Golf Buzz

February 19, 2013 - 9:04am
Posted by:
T.J. Auclair
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Vijay Singh
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Vijay Singh probably won't be laughing when he hears what winners on the NGA Pro Golf Tour are being asked to sign.


Deer antler spray is no laughing matter on the PGA Tour. Just ask Vijay Singh who admitted taking the banned substance (which, Singh insists, he didn't know was a banned substance at the time). Will he be suspended? Won't he? Will the PGA Tour ever tell us either way because of how high-profile this situation is?
Not likely.
But, for other golf tours, it apparently is quite the knee-slapper.'s Jason Sobel had a nice catch on Monday when he reported that the NGA Pro Golf Tour (formerly the NGA Hooters Tour -- the longest-running developmental tour in the U.S.) has an interesting use of deer antlers as the result of Singh's recent/ongoing ordeal.
Sobel wrote:
On the PGA Tour, deer antler spray is no laughing matter. Other tours, though, are having a little fun with the notion of an unusual performance enhancer.
Every champion on the minor-league NGA Pro Golf Tour this year will be asked to sign a set of deer antlers that will remain on the circuit’s operations truck and travel week to week to each tournament. In past years, winners have been asked to sign flags or coolers, but officials said the deer antlers seemed timely, appropriate and humorous in the wake of an ongoing PGA Tour scandal.
Read Sobel's report here, where he also explains the NGA Pro Golf Tour's drug policy and tells us about a recent winner you've probably heard of before who put his John Hancock on the antlers.
Follow T.J. Auclair on Twitter, @tj_auclair.
February 19, 2013 - 8:11am
Posted by:
T.J. Auclair
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Luke Donald
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In 2011, Luke Donald was the WGC-Accenture Match Play champion.


The lone match-play event on the PGA Tour schedule takes place this week in Marana, Ariz. -- the WGC-Accenture Match Play Championship at Dove Mountain.
Hunter Mahan is the defending champion after taking down Rory McIlroy one year ago, 2&1 in the final.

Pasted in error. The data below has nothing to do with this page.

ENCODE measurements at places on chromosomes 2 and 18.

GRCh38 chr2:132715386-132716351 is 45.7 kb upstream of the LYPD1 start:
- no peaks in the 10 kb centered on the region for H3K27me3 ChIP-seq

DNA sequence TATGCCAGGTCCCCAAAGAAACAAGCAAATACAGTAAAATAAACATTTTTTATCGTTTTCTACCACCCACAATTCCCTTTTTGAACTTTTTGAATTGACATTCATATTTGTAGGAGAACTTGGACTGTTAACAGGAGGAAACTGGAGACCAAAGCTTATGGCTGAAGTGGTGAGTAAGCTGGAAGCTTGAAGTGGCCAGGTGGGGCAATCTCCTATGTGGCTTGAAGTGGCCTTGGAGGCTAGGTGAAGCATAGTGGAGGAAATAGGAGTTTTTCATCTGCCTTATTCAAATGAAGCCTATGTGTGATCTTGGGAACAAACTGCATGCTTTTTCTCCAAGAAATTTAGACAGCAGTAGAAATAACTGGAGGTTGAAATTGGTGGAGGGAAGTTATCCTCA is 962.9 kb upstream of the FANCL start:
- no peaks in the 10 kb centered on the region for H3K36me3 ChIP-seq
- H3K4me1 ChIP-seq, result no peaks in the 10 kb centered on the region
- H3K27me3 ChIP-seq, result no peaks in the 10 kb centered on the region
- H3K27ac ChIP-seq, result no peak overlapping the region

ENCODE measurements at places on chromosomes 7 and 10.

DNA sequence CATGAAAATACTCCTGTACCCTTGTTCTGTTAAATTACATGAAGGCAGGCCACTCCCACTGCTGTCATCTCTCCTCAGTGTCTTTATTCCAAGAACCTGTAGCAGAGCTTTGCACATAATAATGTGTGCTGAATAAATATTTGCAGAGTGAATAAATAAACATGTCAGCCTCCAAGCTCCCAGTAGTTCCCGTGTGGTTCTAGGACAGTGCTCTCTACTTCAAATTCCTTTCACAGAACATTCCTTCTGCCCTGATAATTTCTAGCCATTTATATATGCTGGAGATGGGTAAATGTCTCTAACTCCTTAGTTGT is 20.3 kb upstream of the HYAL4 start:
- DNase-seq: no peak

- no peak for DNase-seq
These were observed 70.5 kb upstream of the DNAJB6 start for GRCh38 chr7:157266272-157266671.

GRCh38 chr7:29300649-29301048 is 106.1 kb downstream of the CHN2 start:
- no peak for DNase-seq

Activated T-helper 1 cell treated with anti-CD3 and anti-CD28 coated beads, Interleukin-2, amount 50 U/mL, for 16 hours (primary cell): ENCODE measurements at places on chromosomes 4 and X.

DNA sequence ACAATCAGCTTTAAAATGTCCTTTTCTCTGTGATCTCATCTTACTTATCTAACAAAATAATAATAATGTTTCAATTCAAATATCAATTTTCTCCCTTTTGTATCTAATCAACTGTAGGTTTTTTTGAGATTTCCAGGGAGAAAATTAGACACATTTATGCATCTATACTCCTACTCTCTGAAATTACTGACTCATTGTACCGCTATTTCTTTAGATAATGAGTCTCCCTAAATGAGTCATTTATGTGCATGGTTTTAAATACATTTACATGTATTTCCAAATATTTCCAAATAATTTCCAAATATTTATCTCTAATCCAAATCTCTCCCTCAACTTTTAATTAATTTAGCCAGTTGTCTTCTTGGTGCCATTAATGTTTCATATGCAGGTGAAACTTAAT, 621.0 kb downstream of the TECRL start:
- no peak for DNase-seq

Before the tournament gets under way on Wednesday, featured columnist Richard Langford highlighted the players he believes to be the top 2 contenders to win the 2013 title.
Langford wrote:
Hunter Mahan will try to defend his Accenture Match Play Championship title following a late Sunday collapse from the lead of the Northern Trust Open. 
He is definitely among the favorites, but this field is so deep, he doesn't even crack our top three. 
Of course, there is no guarantee anyone will be in contention. As if the PGA Tour was not already hard enough to predict, we have to deal with this unpredictable format, where just one string of bad holes is enough to send even the world's top golfers packing. 
So, while the following three golfers should be considered heavy favorites when this tournament begins on Wednesday, Feb. 18 at The Golf Club at Dove Mountain Marana, Ariz., they certainly aren't locks. 
Follow T.J. Auclair on Twitter, @tj_auclair.
February 18, 2013 - 7:40pm
Posted by:
John Holmes
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Adams Golf Speedline Super LS driver
Courtesy of Adams Golf

Adams Golf is billing its new Speedline Super LS driver as "easy to hit … easy to fit."

The Super LS is the first to contain Adams Golf's newest iteration of Velocity Slot Technology (VST) – essentially, it's a slot cut into the sole of the clubhead right behind the face that runs form the heel to the toe and flexes upon impact to increase ball speed and expand the sweet spot. The slot in the Super LS is deeper than those in other Adams clubs to increase the prime hitting area across the face and help generate even higher ball speed.

"The Super LS driver's combination of adjustability and performance makes the first shot off the tee the last thing the golfer needs to worry about," said Adams Golf Director of Product Development Justin Honea. "With the newly added VST, we have created a high performance driver with an extremely large sweet spot for maximum distance."

The Super LS also features Adams' Fast Fit fitting system, which gives golfers the ability to adjust the face angle, length and swing weight.

The driver features a Center of Gravity that is low and back on the sole to produce very low spin. In fact, Adams says, the Super LS is its lowest-spinning driver. It is topped off with a matte white crown with contrasting PVD face that reduces glare and makes the club easy to align.

The Super LS comes in lofts of 8.5, 9.5 and 10.5 degrees in right-handed models, and 9.5 and 10.5 degrees in left-handed models. It features a Mitsubishi Rayon Kuro Kage shaft, and has a suggested retail price of $449.99.